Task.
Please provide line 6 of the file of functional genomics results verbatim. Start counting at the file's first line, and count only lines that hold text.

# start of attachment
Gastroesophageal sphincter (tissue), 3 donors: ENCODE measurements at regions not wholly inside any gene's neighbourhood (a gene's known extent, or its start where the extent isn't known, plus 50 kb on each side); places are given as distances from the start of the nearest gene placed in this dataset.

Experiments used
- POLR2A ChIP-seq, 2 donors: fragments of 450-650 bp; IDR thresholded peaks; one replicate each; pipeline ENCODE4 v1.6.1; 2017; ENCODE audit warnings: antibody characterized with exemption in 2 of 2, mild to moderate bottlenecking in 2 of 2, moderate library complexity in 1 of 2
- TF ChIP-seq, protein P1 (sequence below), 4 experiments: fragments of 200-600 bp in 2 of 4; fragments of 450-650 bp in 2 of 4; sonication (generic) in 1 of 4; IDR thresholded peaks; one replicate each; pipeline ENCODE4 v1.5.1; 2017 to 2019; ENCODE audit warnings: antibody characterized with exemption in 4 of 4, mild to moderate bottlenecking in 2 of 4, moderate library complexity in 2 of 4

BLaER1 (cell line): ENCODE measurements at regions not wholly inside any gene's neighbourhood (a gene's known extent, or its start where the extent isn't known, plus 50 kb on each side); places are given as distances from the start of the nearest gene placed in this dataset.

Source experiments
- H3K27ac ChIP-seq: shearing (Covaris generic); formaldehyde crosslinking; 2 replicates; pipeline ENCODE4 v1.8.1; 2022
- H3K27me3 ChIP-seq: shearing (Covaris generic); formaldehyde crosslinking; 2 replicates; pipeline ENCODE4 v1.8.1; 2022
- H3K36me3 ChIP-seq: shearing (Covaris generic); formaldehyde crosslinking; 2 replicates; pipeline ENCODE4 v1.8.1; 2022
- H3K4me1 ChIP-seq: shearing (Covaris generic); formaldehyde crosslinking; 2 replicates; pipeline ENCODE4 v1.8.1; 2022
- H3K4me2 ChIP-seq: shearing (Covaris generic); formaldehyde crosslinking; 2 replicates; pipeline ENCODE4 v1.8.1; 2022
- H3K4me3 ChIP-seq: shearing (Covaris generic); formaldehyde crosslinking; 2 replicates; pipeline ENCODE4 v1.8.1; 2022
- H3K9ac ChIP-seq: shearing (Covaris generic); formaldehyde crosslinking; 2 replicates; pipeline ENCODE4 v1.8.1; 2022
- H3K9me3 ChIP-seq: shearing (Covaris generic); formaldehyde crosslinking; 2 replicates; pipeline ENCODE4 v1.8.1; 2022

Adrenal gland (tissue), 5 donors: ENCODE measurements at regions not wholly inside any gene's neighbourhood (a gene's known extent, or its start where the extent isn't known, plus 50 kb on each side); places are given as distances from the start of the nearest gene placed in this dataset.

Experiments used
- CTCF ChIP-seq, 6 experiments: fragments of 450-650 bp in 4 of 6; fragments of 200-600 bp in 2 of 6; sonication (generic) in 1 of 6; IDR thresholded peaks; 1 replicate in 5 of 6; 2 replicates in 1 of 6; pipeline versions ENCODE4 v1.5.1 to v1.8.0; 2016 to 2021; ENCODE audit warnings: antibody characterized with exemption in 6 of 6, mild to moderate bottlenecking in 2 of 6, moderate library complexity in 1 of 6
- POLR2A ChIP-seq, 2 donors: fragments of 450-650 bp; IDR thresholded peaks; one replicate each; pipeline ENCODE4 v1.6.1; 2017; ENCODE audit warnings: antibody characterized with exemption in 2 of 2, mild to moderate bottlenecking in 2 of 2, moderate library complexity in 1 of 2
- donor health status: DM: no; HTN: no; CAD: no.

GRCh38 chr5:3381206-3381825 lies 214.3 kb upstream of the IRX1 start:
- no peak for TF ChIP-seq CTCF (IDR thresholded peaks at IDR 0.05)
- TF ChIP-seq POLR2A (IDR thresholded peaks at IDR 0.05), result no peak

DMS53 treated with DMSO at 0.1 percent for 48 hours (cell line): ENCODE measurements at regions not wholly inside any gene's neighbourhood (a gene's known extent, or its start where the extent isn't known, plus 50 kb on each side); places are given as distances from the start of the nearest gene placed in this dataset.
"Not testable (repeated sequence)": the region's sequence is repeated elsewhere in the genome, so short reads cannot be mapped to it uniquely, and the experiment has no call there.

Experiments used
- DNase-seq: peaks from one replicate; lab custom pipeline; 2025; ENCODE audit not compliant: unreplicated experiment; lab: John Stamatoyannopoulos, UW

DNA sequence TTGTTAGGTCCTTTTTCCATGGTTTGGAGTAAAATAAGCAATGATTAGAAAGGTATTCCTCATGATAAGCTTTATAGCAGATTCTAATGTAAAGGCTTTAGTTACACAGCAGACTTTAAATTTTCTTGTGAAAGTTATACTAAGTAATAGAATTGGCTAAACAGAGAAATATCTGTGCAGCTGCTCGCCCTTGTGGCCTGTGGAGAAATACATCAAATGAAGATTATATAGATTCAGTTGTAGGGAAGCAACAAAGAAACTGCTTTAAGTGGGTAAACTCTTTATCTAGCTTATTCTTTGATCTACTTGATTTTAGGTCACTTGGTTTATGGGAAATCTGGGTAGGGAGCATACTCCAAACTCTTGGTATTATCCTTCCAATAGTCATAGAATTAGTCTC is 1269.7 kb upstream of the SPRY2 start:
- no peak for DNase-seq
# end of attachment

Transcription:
Source experiments